Suspect’s age delays trial in Ertell case
Court takes time considering if teen suspect is adult
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It will be more than a year after a 51-year-old woman's body was found at her Ewa Beach home that a Family Court judge will decide whether a teenage neighbor should be tried as a juvenile or as an adult on charges of raping and murdering her.
A teenage neighbor is charged in her death last year
The youth, 15 at the time, faces charges of sexually assaulting and murdering Karen Ertell on May 25 last year.
A Family Court hearing for the teenager had been scheduled for last Tuesday, but was postponed until June 10.
Kevin Callahan, Ertell's boyfriend, expressed frustration at the latest in a series of postponements, but the youth's lawyer suggests that a careful consideration of the case is in everyone's interest.
The boy was arrested the night after the Ertell's body was found.
He remains in custody.
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A decision won't be made by the Family Court until June at the earliest on whether a teenager should be tried as an adult on charges of raping and murdering his 51-year-old Ewa Beach neighbor nearly a year ago.
A hearing on whether the boy should be treated as an adult was postponed from last week until June 10 as the prosecution and defense wrestle with the key issue of whether the youth suffers from a mental illness that would keep the case in juvenile court.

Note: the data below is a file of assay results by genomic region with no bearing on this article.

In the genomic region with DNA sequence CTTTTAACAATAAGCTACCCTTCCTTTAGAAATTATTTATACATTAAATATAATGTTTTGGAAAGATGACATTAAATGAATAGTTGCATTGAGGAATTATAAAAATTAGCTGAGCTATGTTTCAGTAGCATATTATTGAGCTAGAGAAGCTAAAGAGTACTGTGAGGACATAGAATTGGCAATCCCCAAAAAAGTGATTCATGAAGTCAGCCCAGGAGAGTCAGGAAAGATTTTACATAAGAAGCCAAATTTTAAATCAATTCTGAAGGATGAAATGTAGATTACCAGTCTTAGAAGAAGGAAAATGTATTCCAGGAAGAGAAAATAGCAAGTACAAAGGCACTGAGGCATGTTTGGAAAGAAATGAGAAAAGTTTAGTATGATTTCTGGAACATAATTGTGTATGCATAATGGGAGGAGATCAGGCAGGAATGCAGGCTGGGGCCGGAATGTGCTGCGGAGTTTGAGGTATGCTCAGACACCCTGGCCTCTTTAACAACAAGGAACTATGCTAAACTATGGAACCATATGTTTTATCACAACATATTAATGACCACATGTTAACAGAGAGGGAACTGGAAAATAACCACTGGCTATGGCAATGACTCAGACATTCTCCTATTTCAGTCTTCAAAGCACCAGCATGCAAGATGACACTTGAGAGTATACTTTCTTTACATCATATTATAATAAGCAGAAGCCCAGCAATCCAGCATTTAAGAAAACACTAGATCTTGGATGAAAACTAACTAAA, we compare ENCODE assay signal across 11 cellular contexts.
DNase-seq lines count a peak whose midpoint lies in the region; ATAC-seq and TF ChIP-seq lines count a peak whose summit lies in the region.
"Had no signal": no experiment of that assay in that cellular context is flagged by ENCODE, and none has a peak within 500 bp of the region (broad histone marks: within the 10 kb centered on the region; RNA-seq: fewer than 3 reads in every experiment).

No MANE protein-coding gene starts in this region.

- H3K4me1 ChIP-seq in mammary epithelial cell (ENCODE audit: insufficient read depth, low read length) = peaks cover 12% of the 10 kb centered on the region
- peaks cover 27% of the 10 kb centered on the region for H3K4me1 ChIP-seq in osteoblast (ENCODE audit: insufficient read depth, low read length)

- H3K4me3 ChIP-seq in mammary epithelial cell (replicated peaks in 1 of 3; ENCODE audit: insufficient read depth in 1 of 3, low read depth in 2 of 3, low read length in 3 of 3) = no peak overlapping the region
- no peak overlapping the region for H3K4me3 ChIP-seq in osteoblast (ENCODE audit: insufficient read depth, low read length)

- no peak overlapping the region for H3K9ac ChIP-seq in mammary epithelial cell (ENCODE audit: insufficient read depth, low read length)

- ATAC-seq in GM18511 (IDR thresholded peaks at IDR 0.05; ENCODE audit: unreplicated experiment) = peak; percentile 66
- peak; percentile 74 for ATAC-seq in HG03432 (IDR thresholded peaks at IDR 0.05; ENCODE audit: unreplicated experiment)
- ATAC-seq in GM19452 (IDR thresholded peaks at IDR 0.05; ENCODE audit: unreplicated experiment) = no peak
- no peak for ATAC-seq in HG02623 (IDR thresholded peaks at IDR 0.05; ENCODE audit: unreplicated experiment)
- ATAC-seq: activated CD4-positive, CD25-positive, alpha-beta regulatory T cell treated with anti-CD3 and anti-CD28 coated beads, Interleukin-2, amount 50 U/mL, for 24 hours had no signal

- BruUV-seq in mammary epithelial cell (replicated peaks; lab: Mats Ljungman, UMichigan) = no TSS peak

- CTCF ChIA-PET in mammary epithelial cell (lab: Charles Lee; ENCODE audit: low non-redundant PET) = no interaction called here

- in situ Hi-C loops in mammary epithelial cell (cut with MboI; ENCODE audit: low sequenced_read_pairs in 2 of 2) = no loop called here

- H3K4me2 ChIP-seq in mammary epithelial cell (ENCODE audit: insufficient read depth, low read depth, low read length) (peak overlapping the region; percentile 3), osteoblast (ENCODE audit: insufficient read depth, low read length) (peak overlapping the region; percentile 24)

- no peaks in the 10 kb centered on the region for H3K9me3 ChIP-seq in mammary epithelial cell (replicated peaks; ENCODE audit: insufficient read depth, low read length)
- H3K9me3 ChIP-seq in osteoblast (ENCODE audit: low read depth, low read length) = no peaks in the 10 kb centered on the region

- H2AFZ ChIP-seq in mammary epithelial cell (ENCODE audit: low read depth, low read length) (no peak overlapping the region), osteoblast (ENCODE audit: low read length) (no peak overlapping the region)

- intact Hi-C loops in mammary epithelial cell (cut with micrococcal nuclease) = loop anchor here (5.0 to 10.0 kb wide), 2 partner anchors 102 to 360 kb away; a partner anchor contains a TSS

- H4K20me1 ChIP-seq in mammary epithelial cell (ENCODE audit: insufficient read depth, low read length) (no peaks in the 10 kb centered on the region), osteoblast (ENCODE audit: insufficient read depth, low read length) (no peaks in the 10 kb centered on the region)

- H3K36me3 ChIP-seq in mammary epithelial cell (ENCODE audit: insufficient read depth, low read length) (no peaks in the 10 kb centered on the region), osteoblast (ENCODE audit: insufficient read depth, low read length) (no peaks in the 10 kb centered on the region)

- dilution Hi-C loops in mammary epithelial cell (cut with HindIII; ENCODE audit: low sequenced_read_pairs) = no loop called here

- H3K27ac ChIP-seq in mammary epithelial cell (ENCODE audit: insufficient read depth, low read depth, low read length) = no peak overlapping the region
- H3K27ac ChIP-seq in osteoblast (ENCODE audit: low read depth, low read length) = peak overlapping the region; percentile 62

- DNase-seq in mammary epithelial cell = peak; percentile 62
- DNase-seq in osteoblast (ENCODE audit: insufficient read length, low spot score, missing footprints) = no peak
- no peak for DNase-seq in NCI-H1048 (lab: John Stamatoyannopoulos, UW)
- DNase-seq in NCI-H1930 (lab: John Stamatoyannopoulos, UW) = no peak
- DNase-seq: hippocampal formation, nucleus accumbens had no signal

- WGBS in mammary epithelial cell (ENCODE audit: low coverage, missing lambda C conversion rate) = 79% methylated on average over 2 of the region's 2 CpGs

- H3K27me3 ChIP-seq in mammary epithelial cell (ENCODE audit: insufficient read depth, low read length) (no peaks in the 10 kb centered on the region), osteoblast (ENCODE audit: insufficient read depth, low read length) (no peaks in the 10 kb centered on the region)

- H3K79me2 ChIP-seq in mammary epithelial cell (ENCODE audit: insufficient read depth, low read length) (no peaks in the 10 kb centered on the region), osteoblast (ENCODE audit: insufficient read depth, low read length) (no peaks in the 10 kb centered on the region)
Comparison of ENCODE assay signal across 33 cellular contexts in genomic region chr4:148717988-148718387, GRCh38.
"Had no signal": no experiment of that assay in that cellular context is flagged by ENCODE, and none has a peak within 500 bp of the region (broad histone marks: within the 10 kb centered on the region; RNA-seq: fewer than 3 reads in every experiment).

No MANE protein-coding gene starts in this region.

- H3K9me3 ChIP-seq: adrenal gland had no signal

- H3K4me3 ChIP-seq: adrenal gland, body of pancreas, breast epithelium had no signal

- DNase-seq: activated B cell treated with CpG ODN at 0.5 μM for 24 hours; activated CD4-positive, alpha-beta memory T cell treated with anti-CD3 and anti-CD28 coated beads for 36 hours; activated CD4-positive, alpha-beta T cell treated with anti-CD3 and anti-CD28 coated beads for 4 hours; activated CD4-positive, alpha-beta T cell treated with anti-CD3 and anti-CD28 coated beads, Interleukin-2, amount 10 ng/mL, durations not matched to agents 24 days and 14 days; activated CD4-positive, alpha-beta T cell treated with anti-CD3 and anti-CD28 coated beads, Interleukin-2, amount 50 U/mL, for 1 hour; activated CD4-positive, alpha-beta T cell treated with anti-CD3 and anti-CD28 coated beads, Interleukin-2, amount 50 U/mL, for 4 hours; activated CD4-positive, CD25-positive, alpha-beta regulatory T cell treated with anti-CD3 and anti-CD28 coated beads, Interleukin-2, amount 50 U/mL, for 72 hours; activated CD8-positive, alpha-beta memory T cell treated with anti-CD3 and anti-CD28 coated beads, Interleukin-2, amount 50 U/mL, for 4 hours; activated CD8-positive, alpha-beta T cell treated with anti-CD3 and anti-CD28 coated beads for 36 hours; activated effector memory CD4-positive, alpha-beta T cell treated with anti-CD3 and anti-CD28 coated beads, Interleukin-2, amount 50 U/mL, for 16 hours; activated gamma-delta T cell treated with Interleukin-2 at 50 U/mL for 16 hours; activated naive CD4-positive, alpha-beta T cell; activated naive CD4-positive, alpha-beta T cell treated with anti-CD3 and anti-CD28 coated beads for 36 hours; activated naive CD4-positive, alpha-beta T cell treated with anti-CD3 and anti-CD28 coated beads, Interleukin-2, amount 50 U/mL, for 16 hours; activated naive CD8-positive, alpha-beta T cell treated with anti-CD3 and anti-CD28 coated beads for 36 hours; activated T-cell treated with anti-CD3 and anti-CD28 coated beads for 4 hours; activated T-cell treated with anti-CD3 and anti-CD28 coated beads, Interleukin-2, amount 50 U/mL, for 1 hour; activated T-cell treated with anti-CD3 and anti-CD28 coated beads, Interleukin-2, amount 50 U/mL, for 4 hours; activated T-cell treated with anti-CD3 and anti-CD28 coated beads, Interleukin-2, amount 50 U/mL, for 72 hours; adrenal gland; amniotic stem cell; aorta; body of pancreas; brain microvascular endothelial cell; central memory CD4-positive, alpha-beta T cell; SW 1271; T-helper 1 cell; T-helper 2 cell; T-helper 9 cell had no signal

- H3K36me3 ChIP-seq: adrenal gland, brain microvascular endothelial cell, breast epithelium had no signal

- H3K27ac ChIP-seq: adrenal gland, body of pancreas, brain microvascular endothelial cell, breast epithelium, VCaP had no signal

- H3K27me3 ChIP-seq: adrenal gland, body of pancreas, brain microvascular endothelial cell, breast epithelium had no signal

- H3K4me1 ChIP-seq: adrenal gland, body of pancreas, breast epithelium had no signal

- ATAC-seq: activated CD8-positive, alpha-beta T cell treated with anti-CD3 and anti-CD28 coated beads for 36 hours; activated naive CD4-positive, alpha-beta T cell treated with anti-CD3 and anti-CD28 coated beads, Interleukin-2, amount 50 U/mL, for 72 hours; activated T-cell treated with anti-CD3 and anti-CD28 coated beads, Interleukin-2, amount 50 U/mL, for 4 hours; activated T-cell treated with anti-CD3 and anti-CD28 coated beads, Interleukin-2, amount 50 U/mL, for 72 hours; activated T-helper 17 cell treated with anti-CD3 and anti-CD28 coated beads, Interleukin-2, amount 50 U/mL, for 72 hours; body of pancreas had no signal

The boy is charged with sexual assault and first-degree murder of Karen Ertell, who owned a coffee business in Kakaako. Her body was found at her home the afternoon of May 25. The boy, 15 at the time, lived on the same street in the quiet Ewa Beach neighborhood.
He was arrested the following night.
"It's just the most frustrating thing," Kevin Callahan, Ertell's boyfriend, said last week after the latest in a series of postponements. "We go through another day of emotional torment."
The boy's court-appointed lawyer Jeffrey Hawk declined to comment except to remark about the length of time.
"We are trying to do the case as carefully and expeditiously as possible, and I think that's in everybody's best interest," he said.
His client remains in custody.
Jim Fulton, aide to the city prosecutor, said he could not comment on the case because of confidentiality rules.
The decision on which court will handle the prosecution is highly significant.
If found to have violated the law in Family Court confidential hearings, the boy could be held until age 19. If convicted of first-degree murder in adult court, which is open to the public, he would face a mandatory life term without parole, the state's harshest sentence.
The pivotal issue facing the court is the youth's mental condition. According to state law, the judge may send the youth to adult court if "there is no evidence" that the youth can be committed to a mental institution.
Those close to the proceedings who do not want to be named because the case is confidential said the latest postponement was to give the prosecution a chance to have an expert evaluate the youth and report on his mental condition.